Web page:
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The Upward Bound Program at East Central University is all about investing in the lives of high school students.

Upward Bound was established by the U.S. Department of Education in 1964 as part of President Lyndon Johnson’s War on Poverty. In 2014, Upward Bound is currently celebrating its 50th Anniversary on a national level.

The Upward Bound program made its way to the ECU campus in 1966 and has been a steady outlet for high school students, particularly those aspiring to be first-generation college students, to have a leg up on achieving their future goals.

Tonya Harrell, program coordinator for ECU’s Upward Bound for the past eight years, knows firsthand the importance of the program because she was a part of it as a high school student from Tishomingo.

Upward Bound set the stage for Harrell achieving an associate’s degree from Murray State College, before transferring to ECU to earn bachelor’s degree in 1995 and master’s degree in 1997, both in criminal justice.

“As a student we went to meetings and went on summer field trips, career trips and cultural trips,” said Harrell. “It helped me to come to college, otherwise I wouldn’t have.”

Upward Bound is currently available to students from Byng, Allen, Coalgate, Tupelo, Konawa, Vanoss, Crowder, Moss, Pauls Valley, Wynnewood, Sasakwa and Calvin. These schools are serviced by Upward Bound, primarily based on the number of free and reduced school lunches and by the number of dropouts and high school graduates.

“Tonya does a plethora of things, including financial aid, college tours, monitors the grades of the participating students to make sure they are on track (to graduate) and help them apply to college,” said Dannie Patton, program director for Upward Bound.

The results has been continual success, particularly recently. Of the 12 recent high school graduates involved in the Upward Bound program, 10 are headed to ECU, one is going into the Navy and the other is headed to the University of Oklahoma.

Both Harrell and Patton described the 2013-14 group one of the most tight-knit groups they’ve had since working in the program.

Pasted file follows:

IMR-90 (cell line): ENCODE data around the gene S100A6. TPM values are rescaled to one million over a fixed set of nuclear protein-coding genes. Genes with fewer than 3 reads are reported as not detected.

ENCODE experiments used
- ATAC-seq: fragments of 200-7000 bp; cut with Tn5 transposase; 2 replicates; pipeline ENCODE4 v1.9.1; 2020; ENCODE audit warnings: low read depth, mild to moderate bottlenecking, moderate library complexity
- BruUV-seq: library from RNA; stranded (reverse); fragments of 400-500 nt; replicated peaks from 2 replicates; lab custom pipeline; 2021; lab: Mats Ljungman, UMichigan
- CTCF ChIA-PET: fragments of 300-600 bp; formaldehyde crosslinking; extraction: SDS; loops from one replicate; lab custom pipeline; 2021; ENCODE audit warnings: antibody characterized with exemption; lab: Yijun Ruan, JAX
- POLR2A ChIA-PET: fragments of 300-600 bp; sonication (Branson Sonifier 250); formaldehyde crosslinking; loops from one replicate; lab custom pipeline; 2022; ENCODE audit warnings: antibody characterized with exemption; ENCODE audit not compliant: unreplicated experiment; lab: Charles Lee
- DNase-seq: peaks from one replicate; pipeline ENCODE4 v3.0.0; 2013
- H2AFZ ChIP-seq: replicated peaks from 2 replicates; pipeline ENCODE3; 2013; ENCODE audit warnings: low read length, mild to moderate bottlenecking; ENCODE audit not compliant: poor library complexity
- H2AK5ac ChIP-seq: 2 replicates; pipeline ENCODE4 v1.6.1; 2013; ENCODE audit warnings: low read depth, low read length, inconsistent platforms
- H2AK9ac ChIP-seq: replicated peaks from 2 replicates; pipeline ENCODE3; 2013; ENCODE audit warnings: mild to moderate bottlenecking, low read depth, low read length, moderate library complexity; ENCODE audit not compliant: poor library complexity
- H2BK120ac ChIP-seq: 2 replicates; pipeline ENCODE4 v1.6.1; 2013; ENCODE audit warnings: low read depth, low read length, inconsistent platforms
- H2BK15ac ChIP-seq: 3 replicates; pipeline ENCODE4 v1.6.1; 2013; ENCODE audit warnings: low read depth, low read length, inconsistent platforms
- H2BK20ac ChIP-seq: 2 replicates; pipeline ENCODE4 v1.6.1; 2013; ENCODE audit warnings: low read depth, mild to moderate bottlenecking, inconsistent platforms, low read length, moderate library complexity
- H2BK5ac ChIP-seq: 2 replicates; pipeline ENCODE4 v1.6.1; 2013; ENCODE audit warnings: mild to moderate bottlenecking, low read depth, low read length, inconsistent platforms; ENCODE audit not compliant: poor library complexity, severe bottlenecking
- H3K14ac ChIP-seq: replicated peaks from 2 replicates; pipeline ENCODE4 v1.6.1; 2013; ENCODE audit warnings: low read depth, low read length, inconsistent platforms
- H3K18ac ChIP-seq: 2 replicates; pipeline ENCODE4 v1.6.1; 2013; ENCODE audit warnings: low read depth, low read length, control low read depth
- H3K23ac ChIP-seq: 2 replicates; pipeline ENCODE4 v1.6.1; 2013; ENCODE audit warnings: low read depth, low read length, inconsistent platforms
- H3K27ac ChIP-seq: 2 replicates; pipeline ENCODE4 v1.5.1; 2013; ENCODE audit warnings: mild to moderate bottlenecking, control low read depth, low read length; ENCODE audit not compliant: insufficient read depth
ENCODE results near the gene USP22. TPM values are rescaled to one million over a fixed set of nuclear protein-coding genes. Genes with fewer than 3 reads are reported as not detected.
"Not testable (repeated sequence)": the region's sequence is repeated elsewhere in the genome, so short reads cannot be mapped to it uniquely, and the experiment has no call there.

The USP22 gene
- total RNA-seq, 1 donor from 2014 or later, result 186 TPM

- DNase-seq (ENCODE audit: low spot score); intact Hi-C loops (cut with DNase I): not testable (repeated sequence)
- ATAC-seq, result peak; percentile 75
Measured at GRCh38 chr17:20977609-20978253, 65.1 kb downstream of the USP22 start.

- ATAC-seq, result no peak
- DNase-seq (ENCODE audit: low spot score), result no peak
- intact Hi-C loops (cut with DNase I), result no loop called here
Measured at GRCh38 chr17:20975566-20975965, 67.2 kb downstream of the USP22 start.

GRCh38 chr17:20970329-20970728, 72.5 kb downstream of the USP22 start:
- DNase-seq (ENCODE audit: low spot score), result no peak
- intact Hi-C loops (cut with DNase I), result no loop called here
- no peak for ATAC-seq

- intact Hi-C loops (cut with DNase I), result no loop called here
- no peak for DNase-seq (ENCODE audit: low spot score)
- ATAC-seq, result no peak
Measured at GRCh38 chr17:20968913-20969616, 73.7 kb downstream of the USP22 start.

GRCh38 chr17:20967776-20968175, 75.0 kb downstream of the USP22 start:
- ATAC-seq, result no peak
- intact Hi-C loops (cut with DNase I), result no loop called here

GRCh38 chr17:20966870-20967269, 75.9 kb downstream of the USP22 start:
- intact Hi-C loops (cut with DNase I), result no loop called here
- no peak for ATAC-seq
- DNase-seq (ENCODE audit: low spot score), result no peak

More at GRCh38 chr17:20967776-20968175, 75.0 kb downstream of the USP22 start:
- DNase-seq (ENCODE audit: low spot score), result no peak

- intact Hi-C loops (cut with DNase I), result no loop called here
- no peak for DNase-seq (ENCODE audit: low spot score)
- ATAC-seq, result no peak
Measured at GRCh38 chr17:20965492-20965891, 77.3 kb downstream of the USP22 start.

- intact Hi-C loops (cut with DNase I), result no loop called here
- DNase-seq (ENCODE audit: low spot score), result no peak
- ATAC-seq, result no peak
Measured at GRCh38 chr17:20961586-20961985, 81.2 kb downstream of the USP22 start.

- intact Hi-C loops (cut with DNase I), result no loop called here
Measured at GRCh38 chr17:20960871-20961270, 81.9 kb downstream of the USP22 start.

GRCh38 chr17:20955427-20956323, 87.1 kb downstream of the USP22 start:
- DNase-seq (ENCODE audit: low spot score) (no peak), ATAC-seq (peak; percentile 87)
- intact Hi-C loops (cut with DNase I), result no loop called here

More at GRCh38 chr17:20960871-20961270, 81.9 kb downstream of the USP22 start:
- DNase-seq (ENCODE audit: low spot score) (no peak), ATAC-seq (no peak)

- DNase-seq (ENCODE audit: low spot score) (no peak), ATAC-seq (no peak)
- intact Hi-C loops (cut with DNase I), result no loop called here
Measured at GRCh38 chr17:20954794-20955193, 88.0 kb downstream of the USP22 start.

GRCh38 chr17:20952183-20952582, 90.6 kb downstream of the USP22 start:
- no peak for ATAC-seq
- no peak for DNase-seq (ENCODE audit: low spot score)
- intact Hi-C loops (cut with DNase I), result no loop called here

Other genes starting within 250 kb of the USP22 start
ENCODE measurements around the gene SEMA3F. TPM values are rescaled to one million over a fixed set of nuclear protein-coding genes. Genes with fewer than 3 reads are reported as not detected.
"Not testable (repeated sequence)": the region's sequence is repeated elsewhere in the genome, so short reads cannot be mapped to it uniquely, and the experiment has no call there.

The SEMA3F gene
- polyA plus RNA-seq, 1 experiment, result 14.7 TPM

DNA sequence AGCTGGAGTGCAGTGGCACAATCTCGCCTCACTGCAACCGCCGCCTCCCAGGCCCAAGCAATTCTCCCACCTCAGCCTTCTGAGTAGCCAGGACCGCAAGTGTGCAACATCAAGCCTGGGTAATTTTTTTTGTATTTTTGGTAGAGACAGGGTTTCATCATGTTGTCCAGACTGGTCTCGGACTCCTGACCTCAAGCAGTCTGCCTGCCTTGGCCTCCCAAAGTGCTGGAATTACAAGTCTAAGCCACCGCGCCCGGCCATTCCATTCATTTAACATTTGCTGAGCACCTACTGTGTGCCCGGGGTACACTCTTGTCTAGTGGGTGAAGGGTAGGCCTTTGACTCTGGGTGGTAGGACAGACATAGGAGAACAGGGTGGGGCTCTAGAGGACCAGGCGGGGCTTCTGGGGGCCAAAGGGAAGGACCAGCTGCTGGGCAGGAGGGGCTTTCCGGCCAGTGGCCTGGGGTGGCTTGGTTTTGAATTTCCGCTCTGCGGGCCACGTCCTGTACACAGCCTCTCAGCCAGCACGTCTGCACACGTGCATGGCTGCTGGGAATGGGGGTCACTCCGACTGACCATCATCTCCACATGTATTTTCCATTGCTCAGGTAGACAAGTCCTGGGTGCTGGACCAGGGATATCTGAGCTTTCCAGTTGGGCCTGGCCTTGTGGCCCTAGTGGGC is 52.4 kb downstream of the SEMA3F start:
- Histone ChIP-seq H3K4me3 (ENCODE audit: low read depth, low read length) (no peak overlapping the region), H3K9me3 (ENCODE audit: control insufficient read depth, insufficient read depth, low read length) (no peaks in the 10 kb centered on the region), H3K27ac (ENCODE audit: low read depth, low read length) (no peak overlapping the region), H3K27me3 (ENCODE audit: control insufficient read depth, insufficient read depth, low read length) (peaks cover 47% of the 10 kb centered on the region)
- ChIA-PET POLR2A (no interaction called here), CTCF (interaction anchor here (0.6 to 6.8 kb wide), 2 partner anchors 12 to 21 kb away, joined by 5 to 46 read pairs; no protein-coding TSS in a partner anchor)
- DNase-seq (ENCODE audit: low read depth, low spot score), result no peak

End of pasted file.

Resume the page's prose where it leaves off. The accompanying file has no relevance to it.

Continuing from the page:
“This year’s students got really, really close. They were like a family,” Harrell said. “You can make lifelong friends through this and the opportunity to do things they’ve never done before.”

The group recently had fun at Frontier City in Oklahoma City and attended the stage production of Wicked in Tulsa.

The trips can be fun, educational or both.

“We were eating at Golden Corral and one of our students had never eaten there before and was excited,” Patton said. “We’ve had some that had never been down to Texas or up to Kansas and some who haven’t been away from their area of the state. They take classes to help them with their academics and they get a college experience by staying in dorms.”

Evidence of the program’s success is in the matriculation rate which is 10 percent higher than the norm and there’s a 25 percent better chance of these students getting a degree, according to Patton.

Obviously, academics play a major role. The Upward Bound students have classes for two hours on Saturdays during the academic calendar year, usually twice a month, focusing on such topics as English, composition and math. During the summers, during a six-week span, they meet from 8:30 a.m. to 3:30 p.m. each day with classes in foreign languages, sign language, art and physical education to name a few.

Some students even earned high school credit this summer by taking a zoology/botany class during that six-week span, according to Harrell.


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